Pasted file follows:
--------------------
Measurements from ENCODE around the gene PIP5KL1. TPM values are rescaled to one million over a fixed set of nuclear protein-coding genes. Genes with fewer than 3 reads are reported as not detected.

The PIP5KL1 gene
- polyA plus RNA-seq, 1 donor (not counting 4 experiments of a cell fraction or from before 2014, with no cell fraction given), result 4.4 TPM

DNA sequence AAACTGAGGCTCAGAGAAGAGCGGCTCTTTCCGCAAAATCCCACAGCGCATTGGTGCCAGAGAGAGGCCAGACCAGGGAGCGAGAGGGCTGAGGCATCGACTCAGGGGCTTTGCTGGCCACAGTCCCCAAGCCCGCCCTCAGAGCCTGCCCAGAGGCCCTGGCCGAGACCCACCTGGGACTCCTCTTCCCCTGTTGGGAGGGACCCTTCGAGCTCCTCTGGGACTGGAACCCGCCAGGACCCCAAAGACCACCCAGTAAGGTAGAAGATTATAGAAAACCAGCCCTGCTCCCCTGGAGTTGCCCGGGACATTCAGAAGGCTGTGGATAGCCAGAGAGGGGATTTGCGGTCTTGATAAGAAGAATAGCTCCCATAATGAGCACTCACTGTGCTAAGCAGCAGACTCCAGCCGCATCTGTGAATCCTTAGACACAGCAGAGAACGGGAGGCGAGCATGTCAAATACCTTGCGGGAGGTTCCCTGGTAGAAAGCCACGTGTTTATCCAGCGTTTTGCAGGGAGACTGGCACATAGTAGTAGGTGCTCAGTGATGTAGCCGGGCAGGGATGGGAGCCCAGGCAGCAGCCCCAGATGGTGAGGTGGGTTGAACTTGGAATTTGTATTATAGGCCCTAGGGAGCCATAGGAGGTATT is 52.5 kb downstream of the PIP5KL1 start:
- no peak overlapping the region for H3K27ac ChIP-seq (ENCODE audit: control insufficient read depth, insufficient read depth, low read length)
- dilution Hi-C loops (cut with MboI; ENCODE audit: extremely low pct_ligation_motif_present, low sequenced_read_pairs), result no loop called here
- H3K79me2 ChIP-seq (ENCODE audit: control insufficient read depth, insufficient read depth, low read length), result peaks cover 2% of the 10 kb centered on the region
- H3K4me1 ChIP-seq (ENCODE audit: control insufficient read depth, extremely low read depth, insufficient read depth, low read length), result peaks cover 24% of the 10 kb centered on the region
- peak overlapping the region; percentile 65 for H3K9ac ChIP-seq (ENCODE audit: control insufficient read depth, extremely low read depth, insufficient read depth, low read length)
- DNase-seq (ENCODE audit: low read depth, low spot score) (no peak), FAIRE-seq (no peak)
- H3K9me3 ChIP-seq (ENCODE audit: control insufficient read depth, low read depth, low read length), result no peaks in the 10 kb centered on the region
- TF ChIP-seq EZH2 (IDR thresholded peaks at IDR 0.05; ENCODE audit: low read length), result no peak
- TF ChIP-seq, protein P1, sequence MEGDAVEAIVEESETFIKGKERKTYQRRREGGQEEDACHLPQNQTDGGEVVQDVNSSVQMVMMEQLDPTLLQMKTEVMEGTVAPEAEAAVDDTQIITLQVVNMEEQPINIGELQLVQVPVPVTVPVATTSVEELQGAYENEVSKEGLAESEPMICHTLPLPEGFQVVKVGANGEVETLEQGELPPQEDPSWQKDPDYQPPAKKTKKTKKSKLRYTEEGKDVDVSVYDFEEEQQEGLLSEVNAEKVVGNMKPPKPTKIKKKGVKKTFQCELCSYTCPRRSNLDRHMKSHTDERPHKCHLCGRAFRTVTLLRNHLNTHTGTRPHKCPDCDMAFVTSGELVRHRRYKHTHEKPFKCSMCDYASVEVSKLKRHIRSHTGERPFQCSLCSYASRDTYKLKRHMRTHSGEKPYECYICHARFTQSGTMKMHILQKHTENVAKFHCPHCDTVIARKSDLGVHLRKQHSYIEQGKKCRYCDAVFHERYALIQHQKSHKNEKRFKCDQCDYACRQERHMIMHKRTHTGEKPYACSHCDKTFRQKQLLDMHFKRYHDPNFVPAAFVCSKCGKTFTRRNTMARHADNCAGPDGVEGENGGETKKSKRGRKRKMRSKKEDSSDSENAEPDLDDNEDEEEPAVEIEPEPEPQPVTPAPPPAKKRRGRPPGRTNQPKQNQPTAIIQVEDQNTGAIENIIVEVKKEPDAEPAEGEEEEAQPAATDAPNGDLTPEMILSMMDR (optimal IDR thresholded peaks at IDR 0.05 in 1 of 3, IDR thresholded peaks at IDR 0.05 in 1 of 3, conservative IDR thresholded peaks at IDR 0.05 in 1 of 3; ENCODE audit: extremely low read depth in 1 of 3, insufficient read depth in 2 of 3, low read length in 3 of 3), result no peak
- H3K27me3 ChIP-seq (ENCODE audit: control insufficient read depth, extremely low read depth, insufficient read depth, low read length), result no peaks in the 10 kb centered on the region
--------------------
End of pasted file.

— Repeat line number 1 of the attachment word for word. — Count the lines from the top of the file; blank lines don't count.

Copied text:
Measurements from ENCODE around the gene PIP5KL1. TPM values are rescaled to one million over a fixed set of nuclear protein-coding genes. Genes with fewer than 3 reads are reported as not detected.